These influences were further developed during studies with Hugo Riemann in Sonderhausen, Thuringia. Reger's forthright championship of Riemann's philosophy of functional harmony (Beitrage zur Modulationslehre, 1903) inspired his own radical and independent theories, from which Riemann later distanced himself.
Nevertheless, their association was crucial to Reger's continuing development in the vanguard of musical modernism.
Following a period of military service in Wiesbaden, during which his health was irretrievably damaged by the onset of dipsomania, Reger spent a period of recuperation at his family home in Weiden, before moving to Munich in 1901. Now widely regarded as a controversial figure in German music, with his championship of 'absolute music', he provoked strong criticism, notably with his Violin Sonata, Op. 72, and Sinfonietta, Op. 90, conflict exacerbated by an acrimonious dispute with the critic Rudolf Louis.
Many other works in various genres followed, though Reger came to give ever increasing attention to organ music. His Three Pieces for Organ, Op 7, had appeared in 1894, and the Suite, Op 16 of 1896 earned the admiration of Brahms. Reger now saw the organ as 'a concert instrument of the very finest class', and though a lifelong Catholic, he entered unreservedly into the great German Lutheran organ tradition, as evidenced by his mighty setting of the Chorale Ein' feste Burg ist unser Gott, subject of his Fantasia, Op. 27, written in 1899. The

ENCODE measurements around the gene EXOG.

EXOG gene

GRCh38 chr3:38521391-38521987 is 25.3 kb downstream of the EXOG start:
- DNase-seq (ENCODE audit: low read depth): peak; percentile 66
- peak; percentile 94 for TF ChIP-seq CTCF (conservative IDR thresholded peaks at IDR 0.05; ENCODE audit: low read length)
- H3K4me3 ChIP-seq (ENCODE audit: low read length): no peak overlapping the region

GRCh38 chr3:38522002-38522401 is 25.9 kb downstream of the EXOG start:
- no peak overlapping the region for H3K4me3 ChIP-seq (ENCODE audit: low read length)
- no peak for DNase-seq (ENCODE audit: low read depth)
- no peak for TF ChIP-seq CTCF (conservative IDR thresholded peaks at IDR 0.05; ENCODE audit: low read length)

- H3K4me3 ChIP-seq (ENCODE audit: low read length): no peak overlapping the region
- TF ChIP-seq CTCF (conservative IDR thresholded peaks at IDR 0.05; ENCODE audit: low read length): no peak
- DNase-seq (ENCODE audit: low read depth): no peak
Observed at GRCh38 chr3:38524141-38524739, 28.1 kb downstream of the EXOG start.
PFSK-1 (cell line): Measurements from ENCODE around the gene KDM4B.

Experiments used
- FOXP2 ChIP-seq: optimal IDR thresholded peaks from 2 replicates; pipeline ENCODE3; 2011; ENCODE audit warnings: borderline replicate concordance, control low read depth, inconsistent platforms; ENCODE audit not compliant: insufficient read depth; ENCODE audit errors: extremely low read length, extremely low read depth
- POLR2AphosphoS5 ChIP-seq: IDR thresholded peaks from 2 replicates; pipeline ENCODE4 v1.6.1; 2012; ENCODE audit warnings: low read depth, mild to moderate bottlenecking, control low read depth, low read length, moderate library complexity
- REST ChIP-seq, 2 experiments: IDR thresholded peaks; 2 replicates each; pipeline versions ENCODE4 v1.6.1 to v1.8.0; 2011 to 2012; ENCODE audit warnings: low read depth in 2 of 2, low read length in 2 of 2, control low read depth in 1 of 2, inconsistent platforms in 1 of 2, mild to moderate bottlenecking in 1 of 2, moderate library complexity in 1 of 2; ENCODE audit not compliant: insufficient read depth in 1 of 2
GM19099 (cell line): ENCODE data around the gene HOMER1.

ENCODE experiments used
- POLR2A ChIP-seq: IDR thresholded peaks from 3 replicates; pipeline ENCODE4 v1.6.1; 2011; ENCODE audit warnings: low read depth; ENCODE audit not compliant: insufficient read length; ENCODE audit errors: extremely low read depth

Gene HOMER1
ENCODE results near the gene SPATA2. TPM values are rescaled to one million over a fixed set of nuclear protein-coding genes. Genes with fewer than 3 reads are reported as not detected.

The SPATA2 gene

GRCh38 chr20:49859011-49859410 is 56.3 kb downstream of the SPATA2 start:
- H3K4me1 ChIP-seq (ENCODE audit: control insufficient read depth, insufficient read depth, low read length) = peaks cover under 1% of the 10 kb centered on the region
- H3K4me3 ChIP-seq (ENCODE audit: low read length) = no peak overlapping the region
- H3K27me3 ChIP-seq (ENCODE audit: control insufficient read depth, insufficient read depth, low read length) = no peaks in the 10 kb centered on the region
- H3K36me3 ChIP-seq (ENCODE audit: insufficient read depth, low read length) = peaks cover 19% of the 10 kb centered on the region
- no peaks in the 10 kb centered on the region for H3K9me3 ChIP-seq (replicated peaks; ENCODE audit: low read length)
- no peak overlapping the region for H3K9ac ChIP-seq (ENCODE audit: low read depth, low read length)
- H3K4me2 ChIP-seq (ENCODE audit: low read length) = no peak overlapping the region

Munich years also saw Reger's marriage to Elsa von Berken, and additions to the household in the shape of two adopted daughters, Lotti and Christa, to whom the composer was tirelessly devoted.
Max Reger's appointment to professor of composition and director of music at the University of Leipzig in 1907 brought confirmation of his position as a composer of significance, a distinguished conductor and performer, as well as a teacher and academic of outstanding intellectual gifts. Leipzig, however, had not been the first city to accord him academic honours; 1906 had brought an honorary doctorate from Jena University, and Reger marked the occasion with one of his finest works, the monumental setting of Psalm 100, Op 106.